When a predominantly Democratic legislature took office in January 1897 Julius Taylor offered himself as a candidate for the position of sergeant-at-arms for the State Senate on the basis of his work in the party’s behalf and as recognition of “the colored race.” He had some reason to believe he might win the post. During the first state legislative session in 1896 the Democrats, then a minority, had voted for Taylor to be messenger of the Senate and endorsed Henry Durham, also an African American, for sergeant-at-arms, aware, of course, that the Republican majority would actually fill those posts. A year later the Democratic majority rejected Taylor. He reported in the Broad Ax that the legislators “have informed the world that they do not entertain a very high regard for any member of the Negro race.”
At election time black Democrats and Republicans staged political debates to appeal for the votes of African Americans. In October 1895 Henry Durham, the former vice-president of the Abraham Lincoln Colored Club, now a Democrat, challenged Cyrus Lindell, a Republican, to a debate. The event received coverage in the white as well as the black press. The subject of the debate was “that it is more beneficial to the Negroes of the United States to vote the Democratic ticket than the Republican ticket.” Durham took the affirmative and Lindell the negative. White leaders from the respective parties—George M. Cannon, Republican, and Judge Orlando W. Powers, Democrat, served as seconds. The debate quickly digressed into a discussion of which party had done the most for African Americans during the Civil War.
In a further effort to attract voters black leaders sponsored social events. On November 1, 1895, the Broad Ax offered an evening of music and dancing. An address by Julius Taylor entitled “The New Democracy” preceded the festivities. The Republican city committee aided black Republicans in sponsoring and evening of entertainment. William Taylor introduced white GOP leaders who spoke on the benefits of voting for the Republican ticket. The speeches were followed by dancing.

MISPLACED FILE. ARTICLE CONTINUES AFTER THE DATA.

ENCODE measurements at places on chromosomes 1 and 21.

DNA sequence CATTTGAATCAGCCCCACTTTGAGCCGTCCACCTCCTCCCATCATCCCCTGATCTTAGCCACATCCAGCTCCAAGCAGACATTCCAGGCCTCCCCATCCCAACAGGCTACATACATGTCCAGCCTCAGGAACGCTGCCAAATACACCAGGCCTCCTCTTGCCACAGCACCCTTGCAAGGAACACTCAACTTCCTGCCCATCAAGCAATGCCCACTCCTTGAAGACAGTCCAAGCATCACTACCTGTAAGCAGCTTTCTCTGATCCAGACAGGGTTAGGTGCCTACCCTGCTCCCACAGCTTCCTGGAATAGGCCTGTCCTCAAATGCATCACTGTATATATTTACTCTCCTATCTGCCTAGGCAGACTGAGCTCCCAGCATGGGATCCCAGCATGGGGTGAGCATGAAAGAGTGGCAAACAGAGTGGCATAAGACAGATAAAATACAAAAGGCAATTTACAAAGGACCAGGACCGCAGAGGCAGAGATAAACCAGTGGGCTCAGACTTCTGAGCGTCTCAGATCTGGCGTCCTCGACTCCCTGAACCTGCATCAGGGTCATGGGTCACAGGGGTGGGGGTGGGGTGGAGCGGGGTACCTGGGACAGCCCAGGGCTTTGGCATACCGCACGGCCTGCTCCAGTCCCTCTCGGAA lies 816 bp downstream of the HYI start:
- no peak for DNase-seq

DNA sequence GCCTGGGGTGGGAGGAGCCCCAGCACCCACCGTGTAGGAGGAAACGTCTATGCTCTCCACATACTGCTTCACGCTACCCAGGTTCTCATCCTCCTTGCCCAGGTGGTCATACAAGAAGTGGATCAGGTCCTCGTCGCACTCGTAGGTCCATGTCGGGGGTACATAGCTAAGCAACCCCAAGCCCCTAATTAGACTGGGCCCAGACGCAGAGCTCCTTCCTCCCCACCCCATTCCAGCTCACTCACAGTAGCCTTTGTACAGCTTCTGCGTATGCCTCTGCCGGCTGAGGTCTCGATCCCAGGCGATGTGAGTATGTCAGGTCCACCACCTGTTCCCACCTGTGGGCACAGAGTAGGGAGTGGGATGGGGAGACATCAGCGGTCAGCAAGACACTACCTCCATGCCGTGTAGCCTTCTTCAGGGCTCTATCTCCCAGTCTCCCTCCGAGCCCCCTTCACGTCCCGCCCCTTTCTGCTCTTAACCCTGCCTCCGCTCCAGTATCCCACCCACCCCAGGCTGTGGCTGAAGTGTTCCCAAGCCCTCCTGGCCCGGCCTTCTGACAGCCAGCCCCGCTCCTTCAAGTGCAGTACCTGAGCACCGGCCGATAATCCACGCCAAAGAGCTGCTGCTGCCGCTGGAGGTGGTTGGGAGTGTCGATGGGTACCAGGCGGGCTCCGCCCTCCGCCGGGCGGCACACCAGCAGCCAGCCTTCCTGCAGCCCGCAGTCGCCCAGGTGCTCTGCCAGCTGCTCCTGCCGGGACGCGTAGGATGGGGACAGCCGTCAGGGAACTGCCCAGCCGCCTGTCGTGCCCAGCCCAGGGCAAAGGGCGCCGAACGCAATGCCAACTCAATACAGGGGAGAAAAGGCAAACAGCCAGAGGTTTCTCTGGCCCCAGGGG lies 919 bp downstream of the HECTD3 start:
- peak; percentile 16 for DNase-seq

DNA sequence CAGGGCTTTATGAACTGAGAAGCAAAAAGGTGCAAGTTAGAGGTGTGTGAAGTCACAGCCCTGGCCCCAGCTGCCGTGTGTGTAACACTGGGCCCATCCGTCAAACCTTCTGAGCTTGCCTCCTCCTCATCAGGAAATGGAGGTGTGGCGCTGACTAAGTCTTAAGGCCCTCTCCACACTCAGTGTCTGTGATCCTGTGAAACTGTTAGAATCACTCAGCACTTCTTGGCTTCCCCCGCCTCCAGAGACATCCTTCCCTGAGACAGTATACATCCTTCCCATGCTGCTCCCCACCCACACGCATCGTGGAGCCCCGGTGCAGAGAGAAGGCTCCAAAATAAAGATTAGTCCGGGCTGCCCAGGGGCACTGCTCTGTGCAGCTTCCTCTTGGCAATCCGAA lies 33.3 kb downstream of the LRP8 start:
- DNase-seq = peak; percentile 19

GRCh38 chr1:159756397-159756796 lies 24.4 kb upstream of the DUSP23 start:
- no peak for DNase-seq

The solid support the Republican party had once received from African Americans was weakening. This may have influenced the Salt Lake County GOP organization to nominate William Taylor as the Republican candidate for the Eighth District seat in the Utah House of Representatives. His nomination was the first for an African American in Utah. Taylor supported the platform adopted at the Salt Lake County Republican convention.
Underscoring the black community’s political diversity, the Broad Ax opposed William Taylor’s candidacy. The Democratic newspaper claimed that he was unqualified to serve and that he did not represent the blacks of Utah. He retaliated by using his position as exalted ruler of the High Marine Masonic Lodge in Salt Lake City to purge men who had abandoned the Republican party. The purged Masons responded by requesting, through the military lodge at Fort Duchesne, a special dispensation to open a lodge affiliating with the Missouri Grand Lodge. Their request was granted, and the Saint Mark’s Lodge was established on August 20, 1897.
Although William Taylor received fewer votes than any other candidate in the Eighth District, his 6,542 total was nevertheless impressive. It shows that several thousand whites were willing to cast their ballots for an African American.
By 1910 a black community centered in Salt Lake City had emerged in Utah. In response to their general exclusion from full participation in Utah’s social and cultural activities, they established their own churches, fraternal organizations, newspapers, and political and social groups. Like African Americans elsewhere they created and supported those institutions that gave greater meaning to their lives. In this manner black Utahns embraced the spirit of race consciousness and self-help commonly associated with the national black community during the “Age of Booker T. Washington.”